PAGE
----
- Alisdair A. GillespieAlisdair A. GillespieProfessor of Criminal Law and Justice at Lancaster University
- and Siobhan WeareSiobhan WeareSenior Lecturer in Law at Lancaster University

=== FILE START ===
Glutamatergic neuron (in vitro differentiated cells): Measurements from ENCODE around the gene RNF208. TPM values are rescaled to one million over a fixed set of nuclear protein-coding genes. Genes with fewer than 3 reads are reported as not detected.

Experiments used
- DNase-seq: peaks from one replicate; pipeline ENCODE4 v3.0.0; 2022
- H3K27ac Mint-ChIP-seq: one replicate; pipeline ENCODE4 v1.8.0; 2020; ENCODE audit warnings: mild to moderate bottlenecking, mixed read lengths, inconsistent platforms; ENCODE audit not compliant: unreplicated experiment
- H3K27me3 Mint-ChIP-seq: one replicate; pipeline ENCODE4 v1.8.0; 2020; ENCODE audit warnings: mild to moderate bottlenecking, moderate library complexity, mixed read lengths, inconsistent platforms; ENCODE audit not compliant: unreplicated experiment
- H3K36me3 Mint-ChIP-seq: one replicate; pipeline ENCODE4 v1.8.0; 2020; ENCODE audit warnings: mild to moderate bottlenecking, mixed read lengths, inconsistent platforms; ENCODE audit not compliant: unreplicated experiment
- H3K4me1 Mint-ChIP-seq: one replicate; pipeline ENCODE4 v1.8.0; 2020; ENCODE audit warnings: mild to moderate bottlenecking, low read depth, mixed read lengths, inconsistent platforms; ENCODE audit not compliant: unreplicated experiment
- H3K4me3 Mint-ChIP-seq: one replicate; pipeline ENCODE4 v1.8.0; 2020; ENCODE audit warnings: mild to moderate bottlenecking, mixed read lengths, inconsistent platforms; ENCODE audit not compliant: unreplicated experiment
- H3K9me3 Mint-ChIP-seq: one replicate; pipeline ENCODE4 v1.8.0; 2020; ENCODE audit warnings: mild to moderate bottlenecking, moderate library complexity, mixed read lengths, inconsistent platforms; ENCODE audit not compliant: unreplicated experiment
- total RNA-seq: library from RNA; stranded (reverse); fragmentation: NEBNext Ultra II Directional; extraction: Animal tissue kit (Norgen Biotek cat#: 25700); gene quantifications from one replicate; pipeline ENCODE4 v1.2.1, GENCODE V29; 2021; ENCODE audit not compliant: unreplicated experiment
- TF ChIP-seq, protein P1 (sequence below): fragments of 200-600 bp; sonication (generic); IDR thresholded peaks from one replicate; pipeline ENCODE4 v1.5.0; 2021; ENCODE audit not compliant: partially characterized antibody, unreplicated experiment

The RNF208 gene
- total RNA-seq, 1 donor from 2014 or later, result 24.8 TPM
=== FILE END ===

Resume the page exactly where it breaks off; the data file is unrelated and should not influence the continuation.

This chapter examines how litigation is funded. It considers the growth, and eventual decline, in legal aid, and how alternative sources of funding have begun to be used. The chapter considers both criminal and civil litigation. It notes how there is an increase in defendants-in-person before the criminal courts because of restrictions in legal aid. It questions whether this is appropriate, particularly where the loss of liberty is a real possibility. The chapter also considers how civil litigation is now funded. This includes how ‘no win, no fee’ arrangements were at first encouraged, but then subject to restrictions because it was felt the balance of risk vs. gain was inappropriate. The chapter charts the growth of before and after-the-event insurance, and the increase in third-party funding where the litigation is for large sums of money.